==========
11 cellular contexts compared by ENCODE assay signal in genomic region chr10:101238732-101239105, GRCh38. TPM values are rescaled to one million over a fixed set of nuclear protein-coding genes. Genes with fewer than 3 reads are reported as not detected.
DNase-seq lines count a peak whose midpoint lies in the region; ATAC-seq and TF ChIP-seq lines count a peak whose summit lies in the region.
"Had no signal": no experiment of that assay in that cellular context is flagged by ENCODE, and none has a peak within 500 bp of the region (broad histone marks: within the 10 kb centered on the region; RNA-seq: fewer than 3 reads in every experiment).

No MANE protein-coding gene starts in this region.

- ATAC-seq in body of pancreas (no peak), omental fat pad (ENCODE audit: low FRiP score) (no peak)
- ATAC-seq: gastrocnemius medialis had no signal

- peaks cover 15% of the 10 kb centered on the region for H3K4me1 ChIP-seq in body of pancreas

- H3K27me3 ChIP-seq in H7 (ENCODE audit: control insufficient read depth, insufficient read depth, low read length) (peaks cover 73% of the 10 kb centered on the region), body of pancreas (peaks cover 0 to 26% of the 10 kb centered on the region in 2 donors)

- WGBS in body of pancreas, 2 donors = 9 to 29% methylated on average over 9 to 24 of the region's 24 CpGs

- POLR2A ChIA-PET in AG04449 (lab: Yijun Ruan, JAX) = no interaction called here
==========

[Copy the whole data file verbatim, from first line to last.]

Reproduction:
11 cellular contexts compared by ENCODE assay signal in genomic region chr10:101238732-101239105, GRCh38. TPM values are rescaled to one million over a fixed set of nuclear protein-coding genes. Genes with fewer than 3 reads are reported as not detected.
DNase-seq lines count a peak whose midpoint lies in the region; ATAC-seq and TF ChIP-seq lines count a peak whose summit lies in the region.
"Had no signal": no experiment of that assay in that cellular context is flagged by ENCODE, and none has a peak within 500 bp of the region (broad histone marks: within the 10 kb centered on the region; RNA-seq: fewer than 3 reads in every experiment).

No MANE protein-coding gene starts in this region.

- ATAC-seq in body of pancreas (no peak), omental fat pad (ENCODE audit: low FRiP score) (no peak)
- ATAC-seq: gastrocnemius medialis had no signal

- peaks cover 15% of the 10 kb centered on the region for H3K4me1 ChIP-seq in body of pancreas

- H3K27me3 ChIP-seq in H7 (ENCODE audit: control insufficient read depth, insufficient read depth, low read length) (peaks cover 73% of the 10 kb centered on the region), body of pancreas (peaks cover 0 to 26% of the 10 kb centered on the region in 2 donors)

- WGBS in body of pancreas, 2 donors = 9 to 29% methylated on average over 9 to 24 of the region's 24 CpGs

- POLR2A ChIA-PET in AG04449 (lab: Yijun Ruan, JAX) = no interaction called here